Waiting For the Music To Begin
I paused on the basement step and listened to the twanging guitar. Was it an actual song? I stood, hopeful, with a compliment waiting in the wings.
Then the whanging abruptly stopped.
"Were you playing a song?" I asked my teenage son.
"Nah, I was just tuning up," he said.
This boy has been tuning up for four years. He took a year's worth of tuning lessons when he was 13. He's worn out two guitars, tuning them. He practices his tuning faithfully, sometimes for two or three hours a night. Yet, as far as I know, he has yet to play a complete song from first note to finale.
A couple of years ago, he was in a garage band. (OK, a carport band.) All of the band members tuned equally well, some louder than others.
One time I hung around and listened, waiting for the band to get started. They twisted knobs on distortion pedals and amplifiers, strummed a chord here and there, then hollered at each other, "How's it sound?" (Like an amplified chain saw, I could have told them.) They twisted knobs again and asked, "Now how's it sound?" (Like a chorus of chain saws.)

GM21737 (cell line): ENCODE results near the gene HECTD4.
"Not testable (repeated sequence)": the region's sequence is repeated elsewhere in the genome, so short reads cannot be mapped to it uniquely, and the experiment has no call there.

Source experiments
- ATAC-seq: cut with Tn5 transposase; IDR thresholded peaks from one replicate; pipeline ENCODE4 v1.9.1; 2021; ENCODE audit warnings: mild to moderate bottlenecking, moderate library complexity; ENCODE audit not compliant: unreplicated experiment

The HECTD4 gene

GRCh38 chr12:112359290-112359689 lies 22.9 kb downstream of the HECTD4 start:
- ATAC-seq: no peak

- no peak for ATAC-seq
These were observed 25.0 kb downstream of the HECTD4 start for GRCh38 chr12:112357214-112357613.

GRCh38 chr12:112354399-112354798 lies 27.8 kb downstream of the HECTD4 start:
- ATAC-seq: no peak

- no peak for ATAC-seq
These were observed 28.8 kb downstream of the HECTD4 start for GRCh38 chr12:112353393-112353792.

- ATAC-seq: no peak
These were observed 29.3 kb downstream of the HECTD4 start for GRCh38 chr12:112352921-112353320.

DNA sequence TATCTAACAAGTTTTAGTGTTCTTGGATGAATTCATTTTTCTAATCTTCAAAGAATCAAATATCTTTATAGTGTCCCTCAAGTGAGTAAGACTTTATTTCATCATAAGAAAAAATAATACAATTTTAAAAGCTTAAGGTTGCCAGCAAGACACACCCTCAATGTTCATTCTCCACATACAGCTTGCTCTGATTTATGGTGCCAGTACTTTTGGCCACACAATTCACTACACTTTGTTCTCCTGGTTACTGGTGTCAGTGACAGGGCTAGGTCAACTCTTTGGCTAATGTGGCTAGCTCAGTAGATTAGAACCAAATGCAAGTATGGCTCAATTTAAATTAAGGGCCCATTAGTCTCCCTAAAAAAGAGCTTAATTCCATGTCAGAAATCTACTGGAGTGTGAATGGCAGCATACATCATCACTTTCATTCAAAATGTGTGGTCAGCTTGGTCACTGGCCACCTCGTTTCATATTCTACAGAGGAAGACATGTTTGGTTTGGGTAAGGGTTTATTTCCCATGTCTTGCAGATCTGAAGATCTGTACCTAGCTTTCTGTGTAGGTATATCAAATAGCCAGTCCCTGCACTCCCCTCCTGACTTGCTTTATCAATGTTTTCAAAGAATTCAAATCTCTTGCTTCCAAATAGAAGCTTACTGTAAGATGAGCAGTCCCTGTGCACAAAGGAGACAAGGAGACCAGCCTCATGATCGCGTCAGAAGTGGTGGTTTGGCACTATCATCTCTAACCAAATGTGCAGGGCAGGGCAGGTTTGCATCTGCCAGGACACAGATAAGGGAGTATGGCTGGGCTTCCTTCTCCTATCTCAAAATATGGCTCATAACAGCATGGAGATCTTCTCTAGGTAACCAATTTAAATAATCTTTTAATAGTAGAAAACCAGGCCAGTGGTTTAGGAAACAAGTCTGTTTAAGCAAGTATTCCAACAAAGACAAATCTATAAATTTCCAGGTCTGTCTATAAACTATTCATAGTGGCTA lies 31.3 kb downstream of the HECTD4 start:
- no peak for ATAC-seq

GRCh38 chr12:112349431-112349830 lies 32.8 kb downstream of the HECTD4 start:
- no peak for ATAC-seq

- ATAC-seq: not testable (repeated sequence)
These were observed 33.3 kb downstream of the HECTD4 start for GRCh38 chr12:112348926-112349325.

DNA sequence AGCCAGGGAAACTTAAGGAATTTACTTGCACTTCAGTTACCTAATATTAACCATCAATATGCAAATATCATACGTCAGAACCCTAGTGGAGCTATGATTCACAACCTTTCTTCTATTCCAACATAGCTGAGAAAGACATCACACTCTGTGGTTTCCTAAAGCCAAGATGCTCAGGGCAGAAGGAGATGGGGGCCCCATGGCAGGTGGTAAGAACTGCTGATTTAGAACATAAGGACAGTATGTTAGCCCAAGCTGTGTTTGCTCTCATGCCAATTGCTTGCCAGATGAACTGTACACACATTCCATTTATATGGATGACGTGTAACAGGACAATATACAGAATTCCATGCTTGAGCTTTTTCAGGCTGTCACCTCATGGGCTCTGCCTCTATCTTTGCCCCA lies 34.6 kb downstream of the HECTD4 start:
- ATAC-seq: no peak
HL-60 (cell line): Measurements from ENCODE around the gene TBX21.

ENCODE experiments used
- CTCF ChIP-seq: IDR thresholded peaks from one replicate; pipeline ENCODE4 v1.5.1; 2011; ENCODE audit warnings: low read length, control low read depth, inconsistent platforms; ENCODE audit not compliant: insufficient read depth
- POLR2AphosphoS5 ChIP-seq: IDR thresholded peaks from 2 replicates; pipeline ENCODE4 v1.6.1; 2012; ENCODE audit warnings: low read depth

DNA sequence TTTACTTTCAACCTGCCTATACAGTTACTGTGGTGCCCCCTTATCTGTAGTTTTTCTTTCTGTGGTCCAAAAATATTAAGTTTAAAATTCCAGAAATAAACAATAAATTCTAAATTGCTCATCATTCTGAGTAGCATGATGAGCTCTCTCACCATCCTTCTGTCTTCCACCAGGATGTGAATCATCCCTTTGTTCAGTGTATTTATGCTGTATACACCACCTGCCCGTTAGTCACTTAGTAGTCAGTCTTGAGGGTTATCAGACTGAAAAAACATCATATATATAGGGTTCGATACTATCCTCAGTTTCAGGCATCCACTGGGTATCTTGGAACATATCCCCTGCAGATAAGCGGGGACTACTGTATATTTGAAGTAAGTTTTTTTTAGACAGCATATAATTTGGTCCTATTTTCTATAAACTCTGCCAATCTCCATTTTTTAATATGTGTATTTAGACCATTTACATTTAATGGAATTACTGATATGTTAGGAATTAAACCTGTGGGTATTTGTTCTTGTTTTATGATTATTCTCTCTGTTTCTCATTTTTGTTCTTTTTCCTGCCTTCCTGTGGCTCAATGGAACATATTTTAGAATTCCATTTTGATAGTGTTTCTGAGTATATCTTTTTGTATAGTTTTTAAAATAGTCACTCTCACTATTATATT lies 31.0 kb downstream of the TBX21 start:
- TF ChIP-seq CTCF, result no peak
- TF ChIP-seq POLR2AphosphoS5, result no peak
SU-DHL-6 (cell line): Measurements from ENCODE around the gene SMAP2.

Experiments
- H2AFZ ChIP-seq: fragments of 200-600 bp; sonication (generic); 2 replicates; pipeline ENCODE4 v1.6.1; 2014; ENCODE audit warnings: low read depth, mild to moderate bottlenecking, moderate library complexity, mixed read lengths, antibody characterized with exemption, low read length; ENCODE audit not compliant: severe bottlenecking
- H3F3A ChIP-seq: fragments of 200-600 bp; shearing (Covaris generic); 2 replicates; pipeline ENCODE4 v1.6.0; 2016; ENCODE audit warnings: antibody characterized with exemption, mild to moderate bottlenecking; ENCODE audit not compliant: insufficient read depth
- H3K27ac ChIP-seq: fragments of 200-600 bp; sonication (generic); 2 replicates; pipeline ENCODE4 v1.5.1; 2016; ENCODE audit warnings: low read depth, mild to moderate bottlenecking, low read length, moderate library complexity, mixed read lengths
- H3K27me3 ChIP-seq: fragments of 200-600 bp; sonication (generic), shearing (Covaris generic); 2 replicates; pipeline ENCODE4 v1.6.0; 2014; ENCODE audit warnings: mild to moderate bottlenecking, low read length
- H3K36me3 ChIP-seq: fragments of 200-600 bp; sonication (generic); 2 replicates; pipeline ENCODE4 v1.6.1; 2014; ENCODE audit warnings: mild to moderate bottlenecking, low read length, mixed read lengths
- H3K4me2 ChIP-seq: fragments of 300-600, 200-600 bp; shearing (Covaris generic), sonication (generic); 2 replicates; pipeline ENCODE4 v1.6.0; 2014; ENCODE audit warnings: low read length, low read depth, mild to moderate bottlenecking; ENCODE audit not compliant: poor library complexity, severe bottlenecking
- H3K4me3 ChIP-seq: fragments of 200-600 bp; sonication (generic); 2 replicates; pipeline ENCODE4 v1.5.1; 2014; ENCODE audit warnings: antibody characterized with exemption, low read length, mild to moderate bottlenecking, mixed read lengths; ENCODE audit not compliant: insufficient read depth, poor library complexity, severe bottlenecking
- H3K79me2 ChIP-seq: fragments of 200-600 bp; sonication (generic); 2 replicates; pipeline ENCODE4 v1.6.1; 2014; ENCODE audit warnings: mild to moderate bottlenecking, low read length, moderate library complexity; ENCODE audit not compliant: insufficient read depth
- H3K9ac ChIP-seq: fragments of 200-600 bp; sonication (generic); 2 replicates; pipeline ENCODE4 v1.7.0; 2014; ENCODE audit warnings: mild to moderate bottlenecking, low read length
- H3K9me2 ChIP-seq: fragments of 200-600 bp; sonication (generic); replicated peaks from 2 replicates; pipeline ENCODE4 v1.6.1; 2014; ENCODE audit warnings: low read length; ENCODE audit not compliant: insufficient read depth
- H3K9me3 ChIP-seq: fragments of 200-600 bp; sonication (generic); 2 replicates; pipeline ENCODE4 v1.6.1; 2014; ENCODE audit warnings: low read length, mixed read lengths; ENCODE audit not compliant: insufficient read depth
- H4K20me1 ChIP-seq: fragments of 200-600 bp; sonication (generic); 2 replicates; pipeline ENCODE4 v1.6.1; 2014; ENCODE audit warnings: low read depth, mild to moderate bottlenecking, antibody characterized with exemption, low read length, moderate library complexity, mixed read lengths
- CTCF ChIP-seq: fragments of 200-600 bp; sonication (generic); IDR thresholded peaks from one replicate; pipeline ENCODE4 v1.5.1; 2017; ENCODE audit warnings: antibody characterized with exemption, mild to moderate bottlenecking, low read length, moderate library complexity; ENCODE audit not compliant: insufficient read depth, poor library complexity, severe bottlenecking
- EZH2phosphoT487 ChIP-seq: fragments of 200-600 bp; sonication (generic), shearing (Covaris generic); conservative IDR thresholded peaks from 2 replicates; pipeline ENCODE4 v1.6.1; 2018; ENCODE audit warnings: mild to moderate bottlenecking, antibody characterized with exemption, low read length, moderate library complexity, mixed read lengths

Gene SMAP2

They even recorded these metallic blurts and belches. This continued for a couple of hours before ending another successful practice. It was like being at a party and eating teeny porcupine meatballs for an hour while waiting for the hostess to bring out the main course. Then you find out that the meatballs were the main course.
The band permanently disbanded before ever making it through a song. They considered themselves quite talented - rock-star quality - and would have gone on the road, except that none of them could drive.
My two nephews, too, spent many teen hours hunched over their guitars. I never heard those guys play a real song, either. A familiar crumb of melody or chord would encourage an adult to ask, "Is that a Willie Nelson?"
The answer was always, "That's nothin'. I'm just foolin' around."
For four years, I've been living in the land of "wahs," listening hard for one song of substance so I can give the boy some praise. When I look at him, he seems perfectly content as he blasts out a scrap of who-knows-what, then twists pegs and knobs, then rolls out another "wah, wah, wah."
I've decided that sometimes the journey is more exciting than the destination. Sometimes, tuning up is more fun than the tune. And sometimes, porcupine meatballs taste better than the main course, anyway.